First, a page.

What Baylor comes to realize is that he may have more in common with the abductor, Lighton’s ex-husband Henry Fisher (Peter Sarsgaard), than he would care to admit. This momentarily perceived continuity is hardly the first or last of such realizations Baylor endures, however. As the film approaches it’s conclusion, his self-reflexive recognition becomes more painful and subjectively annihilating. What we see in The Guilty, as in many great films, is a castrated subject par excellence. Baylor is emphatically reduced to using only that which is within the order of the Symbolic — his discourse. He is, after all, gripping a telephone rather than a pistol. But without the ability to frantically grasp for something other, he cannot even deceive himself into thinking there is an escape from his prison of language. The infernal translating machine of his unconscious can only be expressed in signifiers rather than actions which might have fatal consequences.
Clocking in at a lean ninety minutes, Fuqua makes great use of the film’s limited real-estate and the production’s limited filming time. Even if the plot may come across as predictable to savvy viewers, the pace of the film and the fact that you are obviously supposed to be thrilled does a lot of work. Neither a total rehash of End of Watch nor Halle Berry’s The Call (2013), the Baylor character study may not have read the room very well. But, reading the room is overrated and good art usually the opposite.
Naturally Occurring Swag
I haven’t written much about sneakers or clothing lately, because I haven’t been buying any. It’s been 90 days since I’ve last made a gear purchase. But the relaxation of COVID guidelines and anxieties, a more freely-moving American population, and a renewed willingness to strike up conversations with strangers has returned me to an unfinished project about which I am very passionate.
“Coolhunting” or “trend spotting” is a fascinating, if extremely insidious and culturally destructive, enterprise funded by major clothing and sneaker brands. While I have my doubts that this is something still done today given the proliferation of social media, there is something special about the conversation between someone wearing something interesting and the person that wants to take their photo. Even better if that photographer is not turning in said photo to Nike or Adidas. Enter the Naturally Occurring Swag project.
Though my nomenclature is a little bit dated these days, I’m always struck by the rare individual who is wearing something exceptionally cool but made no effort to do so, nor has any cultural context for the significance of what they’re wearing. It all started with a picture I didn’t take but will forever live on in my memory. I was at an art show in Somerville in 2017 and I saw an older woman wearing a pair of highly coveted Air Max sneakers, the Jewel “Ruby Red”.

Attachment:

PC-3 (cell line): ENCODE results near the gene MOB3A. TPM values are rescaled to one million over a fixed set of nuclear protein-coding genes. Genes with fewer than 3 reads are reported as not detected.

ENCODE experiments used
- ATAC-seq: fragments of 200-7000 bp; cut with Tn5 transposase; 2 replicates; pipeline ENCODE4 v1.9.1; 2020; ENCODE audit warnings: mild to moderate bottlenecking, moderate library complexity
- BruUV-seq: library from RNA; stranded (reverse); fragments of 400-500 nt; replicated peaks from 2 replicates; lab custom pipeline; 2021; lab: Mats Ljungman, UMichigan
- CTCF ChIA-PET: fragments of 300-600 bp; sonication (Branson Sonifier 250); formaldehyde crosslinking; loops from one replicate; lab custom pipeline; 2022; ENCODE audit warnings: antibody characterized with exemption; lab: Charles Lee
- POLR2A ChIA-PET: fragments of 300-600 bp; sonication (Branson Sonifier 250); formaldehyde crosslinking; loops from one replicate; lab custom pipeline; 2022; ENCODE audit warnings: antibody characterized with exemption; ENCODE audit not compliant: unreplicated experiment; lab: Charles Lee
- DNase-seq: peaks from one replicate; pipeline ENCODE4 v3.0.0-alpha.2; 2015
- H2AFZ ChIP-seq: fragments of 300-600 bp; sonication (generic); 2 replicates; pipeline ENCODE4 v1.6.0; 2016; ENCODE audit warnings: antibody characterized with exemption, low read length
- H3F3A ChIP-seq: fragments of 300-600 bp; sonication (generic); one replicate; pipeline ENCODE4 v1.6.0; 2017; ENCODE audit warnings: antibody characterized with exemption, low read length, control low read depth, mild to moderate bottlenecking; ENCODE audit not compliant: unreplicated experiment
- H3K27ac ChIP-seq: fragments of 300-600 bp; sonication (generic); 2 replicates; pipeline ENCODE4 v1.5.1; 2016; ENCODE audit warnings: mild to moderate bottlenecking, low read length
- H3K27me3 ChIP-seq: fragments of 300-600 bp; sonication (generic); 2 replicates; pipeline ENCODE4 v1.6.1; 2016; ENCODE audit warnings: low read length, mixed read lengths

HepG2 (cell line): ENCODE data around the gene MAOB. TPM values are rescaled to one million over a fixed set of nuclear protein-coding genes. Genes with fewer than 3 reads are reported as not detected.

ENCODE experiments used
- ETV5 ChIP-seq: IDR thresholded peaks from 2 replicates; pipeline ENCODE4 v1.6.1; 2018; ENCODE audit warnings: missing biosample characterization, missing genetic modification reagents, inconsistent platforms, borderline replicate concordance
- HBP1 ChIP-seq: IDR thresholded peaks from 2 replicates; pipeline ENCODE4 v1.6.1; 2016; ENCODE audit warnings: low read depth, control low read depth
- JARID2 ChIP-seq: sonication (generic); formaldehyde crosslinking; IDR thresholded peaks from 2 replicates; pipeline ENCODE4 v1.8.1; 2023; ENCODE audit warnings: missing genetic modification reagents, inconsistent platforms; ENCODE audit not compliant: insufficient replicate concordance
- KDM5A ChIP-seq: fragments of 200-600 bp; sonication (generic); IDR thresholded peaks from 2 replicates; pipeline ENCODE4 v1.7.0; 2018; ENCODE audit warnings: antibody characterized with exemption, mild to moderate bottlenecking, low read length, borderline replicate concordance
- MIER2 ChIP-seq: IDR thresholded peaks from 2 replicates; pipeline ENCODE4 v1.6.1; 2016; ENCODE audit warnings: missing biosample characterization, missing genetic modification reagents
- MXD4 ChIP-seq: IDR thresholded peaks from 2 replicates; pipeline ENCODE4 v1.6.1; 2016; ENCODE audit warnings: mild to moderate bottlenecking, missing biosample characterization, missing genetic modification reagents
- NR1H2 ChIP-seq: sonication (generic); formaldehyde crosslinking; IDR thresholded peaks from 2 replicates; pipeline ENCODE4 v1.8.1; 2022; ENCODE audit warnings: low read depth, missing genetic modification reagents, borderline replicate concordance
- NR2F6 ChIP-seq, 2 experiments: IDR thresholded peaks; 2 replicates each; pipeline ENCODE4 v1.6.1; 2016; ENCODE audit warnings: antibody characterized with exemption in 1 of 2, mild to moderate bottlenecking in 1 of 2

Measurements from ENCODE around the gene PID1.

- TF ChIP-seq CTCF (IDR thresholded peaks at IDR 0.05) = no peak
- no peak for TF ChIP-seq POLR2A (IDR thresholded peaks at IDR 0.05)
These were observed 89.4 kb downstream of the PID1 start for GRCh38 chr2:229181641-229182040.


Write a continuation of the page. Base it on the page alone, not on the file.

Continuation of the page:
I immediately approached her and asked about them, and she said she bought them a few days prior on the recommendation from the salesperson that they were “good running shoes.” I don’t think she was trying to pull one over on me. The pure aesthetic appeal of the Air Max reached out and touched someone without the cultural framework or sense of scarcity.
Typically, it does happen to be older folks who fall into the Naturally Occurring Swag category. But, there are also plenty of geriatric sneakerheads out there. I have mad respect for them, but they’re not examples of what I am talking about. Once I stopped an older guy wearing Yeezys and he told me about his vast sneaker collection and love for Kanye. The swag was not naturally occurring.
But the guy I met this weekend really took it to the next level. He was wearing a pair of no-brand leather sneakers with a healthy amount of duct tape on the sole. He was also ready for his close up:
His excitement at being approached about his sneakers was palpable, but I was impressed by the job he had done wrapping the tape around the curve of the toe-box and along the side of the shoe. The line across the side of the sneaker is very straight. It was an eye-catching look, duplicated by controversial and largely swagless sneaker company Golden Goose:
As well as much more successfully done by Maison Margiela:
But, does anything really beat a home-made duct taped shoe? His whole outfit was pretty swaggy:
It would not have taken much convincing on his part to get me to believe his paint-stained sweater was also hand-distressed by an overpriced fashion brand. I asked him if he knew there were designer shoes held together with duct tape, and he told me he had “heard about it.” Here’s hoping his sneakers hold together for a few more years.
At any rate, not to get too “Humans of New England” on you, but I’m hoping I’ll have cause to revisit this topic. Nothing beats the NOS.
Weekly Reading List
Until next time.